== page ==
Coil vs. Air - Understanding Leverage Ratio

PB Forum :: All Mountain, Enduro & Cross-Country
Coil vs. Air - Understanding Leverage Ratio
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Posted: May 26, 2022 at 19:35 Quote
Hello all,

As of last Sunday I have a Propain Tyee headed my way and I couldn't be more excited, BUT I am very torn whether to run the air shock it comes with or swap it out for a coil. (I don't care about the weight)

I am leaning towards the coil shock, but I don't understand leverage ratios and Id like to know what I'm getting myself into. I would like to decide before I actually get the bike so if I do go with the coil I can remove the air shock while its still brand new and sell.

How do leverage ratios effect the shocks performance? What other considerations should I take into account? How do the two differ in ride characteristics? Does anyone have experience with this specific bike that can speak to air vs coil?

Feel free to answer as many of the questions that you feel comfortable and knowledgeable to speak to. Thanks in advance and ride safe!

Posted: May 27, 2022 at 2:07 Quote

I’d start there and see how far that gets you. The only issue potentially you’d run into is having to run super heavy weight coils and clearance with the linkages. Otherwise you should be alright to run either air or coil.

Posted: May 27, 2022 at 4:55 Quote
I have the same bike and use the fox x2 air. It works perfeclty and is very sensitive.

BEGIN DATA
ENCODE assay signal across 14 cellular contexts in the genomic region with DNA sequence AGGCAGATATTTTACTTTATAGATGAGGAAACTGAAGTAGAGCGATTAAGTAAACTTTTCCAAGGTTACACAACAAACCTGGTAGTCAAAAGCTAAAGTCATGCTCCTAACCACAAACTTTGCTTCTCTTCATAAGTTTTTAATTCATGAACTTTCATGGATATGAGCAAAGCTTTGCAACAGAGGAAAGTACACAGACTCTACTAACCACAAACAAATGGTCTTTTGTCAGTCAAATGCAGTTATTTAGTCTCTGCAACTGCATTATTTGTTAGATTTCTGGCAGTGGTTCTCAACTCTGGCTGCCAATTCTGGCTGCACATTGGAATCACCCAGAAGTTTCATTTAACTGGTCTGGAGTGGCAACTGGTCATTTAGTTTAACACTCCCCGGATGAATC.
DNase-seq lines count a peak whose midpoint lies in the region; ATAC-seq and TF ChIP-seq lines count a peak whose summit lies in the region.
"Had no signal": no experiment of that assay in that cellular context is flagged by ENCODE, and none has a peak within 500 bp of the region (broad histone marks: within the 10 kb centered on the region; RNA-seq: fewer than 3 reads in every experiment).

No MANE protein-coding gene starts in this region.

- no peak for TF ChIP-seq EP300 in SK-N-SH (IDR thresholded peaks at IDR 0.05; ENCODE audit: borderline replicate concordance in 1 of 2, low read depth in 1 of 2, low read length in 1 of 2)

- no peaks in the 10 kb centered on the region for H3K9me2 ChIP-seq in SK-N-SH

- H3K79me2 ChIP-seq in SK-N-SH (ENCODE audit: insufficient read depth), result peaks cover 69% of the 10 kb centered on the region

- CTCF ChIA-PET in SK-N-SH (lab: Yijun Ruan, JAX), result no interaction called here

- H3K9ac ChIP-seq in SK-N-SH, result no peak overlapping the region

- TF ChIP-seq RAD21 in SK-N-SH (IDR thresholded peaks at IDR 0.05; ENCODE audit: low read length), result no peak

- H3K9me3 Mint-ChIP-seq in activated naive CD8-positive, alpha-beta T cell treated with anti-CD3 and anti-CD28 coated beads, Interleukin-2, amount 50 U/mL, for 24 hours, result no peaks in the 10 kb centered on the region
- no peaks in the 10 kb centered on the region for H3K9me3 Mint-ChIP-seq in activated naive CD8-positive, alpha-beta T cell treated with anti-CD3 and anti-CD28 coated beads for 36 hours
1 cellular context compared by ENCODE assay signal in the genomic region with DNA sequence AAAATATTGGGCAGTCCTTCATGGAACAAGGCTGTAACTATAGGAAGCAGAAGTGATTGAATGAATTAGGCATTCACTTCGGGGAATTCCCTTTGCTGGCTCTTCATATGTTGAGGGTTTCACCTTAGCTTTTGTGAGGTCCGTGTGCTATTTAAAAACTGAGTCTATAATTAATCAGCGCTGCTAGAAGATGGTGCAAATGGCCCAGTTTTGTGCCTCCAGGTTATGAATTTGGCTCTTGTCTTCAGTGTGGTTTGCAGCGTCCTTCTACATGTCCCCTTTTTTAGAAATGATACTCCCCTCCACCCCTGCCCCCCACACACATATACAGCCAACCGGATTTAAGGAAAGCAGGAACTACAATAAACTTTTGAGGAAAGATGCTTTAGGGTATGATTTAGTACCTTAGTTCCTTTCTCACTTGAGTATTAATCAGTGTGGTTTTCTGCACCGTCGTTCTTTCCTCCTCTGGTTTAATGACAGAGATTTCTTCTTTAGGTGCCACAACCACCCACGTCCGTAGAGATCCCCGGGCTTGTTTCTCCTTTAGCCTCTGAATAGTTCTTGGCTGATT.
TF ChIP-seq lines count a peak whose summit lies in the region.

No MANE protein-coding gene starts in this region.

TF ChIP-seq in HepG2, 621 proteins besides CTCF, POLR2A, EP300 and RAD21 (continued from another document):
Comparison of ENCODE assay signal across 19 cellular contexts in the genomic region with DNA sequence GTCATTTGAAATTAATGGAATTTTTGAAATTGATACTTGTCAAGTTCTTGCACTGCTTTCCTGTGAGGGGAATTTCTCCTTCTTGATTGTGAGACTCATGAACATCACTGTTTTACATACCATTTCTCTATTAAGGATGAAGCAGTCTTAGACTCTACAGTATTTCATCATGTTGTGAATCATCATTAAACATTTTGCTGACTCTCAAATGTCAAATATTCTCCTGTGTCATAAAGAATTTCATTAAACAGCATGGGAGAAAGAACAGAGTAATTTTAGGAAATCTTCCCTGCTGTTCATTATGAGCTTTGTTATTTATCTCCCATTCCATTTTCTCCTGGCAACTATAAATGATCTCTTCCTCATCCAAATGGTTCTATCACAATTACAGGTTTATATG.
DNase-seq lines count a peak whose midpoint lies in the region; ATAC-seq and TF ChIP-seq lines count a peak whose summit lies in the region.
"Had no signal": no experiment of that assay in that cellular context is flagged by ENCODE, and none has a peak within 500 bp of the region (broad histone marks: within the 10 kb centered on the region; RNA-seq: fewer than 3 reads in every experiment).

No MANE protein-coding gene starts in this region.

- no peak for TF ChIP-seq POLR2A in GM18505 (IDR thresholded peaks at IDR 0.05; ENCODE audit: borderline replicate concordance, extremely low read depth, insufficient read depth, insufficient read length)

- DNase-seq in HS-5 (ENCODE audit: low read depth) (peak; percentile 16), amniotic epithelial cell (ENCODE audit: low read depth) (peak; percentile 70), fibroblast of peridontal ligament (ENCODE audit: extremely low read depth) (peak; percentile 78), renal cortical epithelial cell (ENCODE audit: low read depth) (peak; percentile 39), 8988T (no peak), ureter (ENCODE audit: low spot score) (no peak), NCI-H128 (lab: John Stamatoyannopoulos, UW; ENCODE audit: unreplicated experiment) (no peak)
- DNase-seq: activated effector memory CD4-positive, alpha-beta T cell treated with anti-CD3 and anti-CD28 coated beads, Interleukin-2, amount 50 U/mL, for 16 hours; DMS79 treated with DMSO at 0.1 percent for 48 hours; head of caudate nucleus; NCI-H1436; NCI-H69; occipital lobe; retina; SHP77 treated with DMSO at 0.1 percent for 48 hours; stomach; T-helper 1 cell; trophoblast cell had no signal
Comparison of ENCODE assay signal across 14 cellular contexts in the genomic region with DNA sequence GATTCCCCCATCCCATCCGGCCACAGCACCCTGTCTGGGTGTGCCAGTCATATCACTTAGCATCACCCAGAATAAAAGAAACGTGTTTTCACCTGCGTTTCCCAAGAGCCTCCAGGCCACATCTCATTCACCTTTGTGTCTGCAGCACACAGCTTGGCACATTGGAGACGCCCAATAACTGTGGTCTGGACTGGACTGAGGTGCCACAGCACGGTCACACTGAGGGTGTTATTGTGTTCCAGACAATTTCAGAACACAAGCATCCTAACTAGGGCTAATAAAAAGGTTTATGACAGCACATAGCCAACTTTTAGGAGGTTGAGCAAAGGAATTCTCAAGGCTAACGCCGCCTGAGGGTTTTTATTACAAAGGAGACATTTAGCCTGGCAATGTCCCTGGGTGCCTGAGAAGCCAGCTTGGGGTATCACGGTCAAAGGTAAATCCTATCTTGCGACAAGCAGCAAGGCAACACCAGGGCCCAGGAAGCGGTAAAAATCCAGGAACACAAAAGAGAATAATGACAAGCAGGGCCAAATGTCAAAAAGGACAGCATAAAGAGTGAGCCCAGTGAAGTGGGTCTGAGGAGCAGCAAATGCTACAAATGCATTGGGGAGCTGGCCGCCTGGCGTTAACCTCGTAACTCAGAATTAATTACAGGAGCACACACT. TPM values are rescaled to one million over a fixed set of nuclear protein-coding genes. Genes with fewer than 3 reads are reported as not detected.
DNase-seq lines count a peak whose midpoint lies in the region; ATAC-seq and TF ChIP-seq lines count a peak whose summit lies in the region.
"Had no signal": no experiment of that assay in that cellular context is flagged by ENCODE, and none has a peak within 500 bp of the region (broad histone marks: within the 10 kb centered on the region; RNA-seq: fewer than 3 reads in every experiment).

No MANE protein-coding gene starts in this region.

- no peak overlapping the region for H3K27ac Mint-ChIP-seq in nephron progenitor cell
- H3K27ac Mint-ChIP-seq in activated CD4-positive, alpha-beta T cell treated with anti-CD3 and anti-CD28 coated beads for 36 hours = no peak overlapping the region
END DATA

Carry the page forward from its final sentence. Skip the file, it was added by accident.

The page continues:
Posted: May 28, 2022 at 8:35 Quote
Leverage ratio in itself doesn't really matter, as in average leverage ratio is just the bikes travel divided by the shock stroke...sometimes if the bike has too high average leverage ratio you can't run a coil if you are very heavy as the coil rate would need to be so high, but most bikes this isn't the case.

What affects whether you should run coil is 'change' in leverage ratio or what most call progressivity, this is how much the bike changes the leverage acting on the shock as it goes through it's a high progressivity suited to coil shocks means that initially it creates a lot of leverage on the shock and have good small bump sensitivity but later in the travel it will produce less leverage against the shock and from the bikes perspective be harder to compress the shock meaning more bottom out resistance. Ideally what you want with coil is a frame that is at least 25% progressive, some around 20% can work but not ideal and usually need fancy shocks with bott out control etc.. anything less than 20% is really not a good idea running coil, you will need to run either very high spring rate/damping or both to prevent bottom out.

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